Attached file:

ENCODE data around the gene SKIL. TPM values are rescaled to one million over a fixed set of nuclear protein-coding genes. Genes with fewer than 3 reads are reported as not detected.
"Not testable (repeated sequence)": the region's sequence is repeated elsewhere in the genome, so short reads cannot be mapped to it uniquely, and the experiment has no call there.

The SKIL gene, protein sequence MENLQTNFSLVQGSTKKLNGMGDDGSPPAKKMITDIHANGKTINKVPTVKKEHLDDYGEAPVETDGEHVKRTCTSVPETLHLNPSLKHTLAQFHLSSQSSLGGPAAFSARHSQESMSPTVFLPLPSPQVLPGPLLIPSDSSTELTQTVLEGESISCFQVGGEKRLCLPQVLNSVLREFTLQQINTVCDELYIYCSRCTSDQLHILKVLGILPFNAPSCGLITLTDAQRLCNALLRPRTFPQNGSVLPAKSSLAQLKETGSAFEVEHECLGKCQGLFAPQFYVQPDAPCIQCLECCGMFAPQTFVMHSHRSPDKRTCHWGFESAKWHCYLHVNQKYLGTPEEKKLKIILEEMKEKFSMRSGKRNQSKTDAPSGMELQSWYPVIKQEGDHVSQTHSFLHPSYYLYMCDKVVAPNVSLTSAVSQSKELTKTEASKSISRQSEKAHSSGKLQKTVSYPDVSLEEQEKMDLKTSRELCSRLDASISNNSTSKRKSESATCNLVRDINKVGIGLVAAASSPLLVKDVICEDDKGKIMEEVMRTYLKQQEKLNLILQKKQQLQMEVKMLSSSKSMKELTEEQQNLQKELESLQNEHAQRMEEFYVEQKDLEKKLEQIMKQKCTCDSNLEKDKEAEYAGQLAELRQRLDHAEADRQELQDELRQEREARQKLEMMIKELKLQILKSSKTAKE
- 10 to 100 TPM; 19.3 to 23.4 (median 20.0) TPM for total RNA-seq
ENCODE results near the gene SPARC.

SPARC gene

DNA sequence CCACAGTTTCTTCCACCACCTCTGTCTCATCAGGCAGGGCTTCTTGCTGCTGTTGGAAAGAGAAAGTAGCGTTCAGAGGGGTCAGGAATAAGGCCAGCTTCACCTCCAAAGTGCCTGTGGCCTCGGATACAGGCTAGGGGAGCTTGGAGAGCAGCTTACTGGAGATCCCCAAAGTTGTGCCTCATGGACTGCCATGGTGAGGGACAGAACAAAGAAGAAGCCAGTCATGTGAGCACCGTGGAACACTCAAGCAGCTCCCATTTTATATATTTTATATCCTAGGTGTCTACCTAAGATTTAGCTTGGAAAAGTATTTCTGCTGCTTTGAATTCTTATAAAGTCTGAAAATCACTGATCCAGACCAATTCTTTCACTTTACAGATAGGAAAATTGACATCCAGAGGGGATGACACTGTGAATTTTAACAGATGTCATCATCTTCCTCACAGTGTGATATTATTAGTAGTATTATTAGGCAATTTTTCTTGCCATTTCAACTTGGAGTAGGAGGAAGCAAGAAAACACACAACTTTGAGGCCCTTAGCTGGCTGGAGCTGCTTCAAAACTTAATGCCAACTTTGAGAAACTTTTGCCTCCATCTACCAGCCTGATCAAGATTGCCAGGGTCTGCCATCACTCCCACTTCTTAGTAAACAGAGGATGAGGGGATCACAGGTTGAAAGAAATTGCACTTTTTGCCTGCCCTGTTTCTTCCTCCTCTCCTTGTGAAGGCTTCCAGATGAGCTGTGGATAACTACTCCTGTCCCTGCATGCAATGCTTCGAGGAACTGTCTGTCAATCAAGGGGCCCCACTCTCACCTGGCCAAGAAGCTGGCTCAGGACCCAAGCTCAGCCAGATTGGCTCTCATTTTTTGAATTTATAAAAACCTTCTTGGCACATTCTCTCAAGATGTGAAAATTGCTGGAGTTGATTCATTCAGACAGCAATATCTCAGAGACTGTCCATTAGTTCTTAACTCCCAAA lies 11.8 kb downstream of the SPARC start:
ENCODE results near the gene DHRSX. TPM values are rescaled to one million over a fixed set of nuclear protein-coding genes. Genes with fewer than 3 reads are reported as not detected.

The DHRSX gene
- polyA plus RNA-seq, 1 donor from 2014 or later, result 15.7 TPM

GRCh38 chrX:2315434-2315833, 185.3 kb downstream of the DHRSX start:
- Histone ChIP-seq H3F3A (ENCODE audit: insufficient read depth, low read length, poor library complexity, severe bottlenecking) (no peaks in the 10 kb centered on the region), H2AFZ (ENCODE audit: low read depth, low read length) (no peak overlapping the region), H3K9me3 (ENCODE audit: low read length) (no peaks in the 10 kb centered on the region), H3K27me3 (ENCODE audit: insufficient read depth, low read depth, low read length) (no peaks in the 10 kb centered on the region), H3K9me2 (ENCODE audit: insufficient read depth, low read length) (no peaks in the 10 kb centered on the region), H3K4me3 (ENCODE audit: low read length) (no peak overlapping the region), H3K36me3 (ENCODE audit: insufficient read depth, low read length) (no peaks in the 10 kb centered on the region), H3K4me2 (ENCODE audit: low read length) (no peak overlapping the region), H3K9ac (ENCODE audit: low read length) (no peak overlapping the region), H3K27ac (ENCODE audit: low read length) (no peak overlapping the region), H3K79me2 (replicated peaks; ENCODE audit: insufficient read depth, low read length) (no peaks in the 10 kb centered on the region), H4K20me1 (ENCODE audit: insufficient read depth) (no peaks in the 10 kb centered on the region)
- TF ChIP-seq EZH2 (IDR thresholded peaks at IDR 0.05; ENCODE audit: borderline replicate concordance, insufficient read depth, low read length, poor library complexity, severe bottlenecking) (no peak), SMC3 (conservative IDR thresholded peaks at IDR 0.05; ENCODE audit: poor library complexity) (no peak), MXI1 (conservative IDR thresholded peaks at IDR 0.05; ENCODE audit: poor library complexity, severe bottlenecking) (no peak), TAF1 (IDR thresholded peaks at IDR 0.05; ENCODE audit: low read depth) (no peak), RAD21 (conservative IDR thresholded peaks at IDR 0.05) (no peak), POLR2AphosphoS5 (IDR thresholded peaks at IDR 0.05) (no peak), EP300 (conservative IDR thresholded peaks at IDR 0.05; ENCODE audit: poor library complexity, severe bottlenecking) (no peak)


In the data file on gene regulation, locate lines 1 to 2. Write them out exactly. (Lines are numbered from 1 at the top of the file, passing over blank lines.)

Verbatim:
ENCODE data around the gene SKIL. TPM values are rescaled to one million over a fixed set of nuclear protein-coding genes. Genes with fewer than 3 reads are reported as not detected.
"Not testable (repeated sequence)": the region's sequence is repeated elsewhere in the genome, so short reads cannot be mapped to it uniquely, and the experiment has no call there.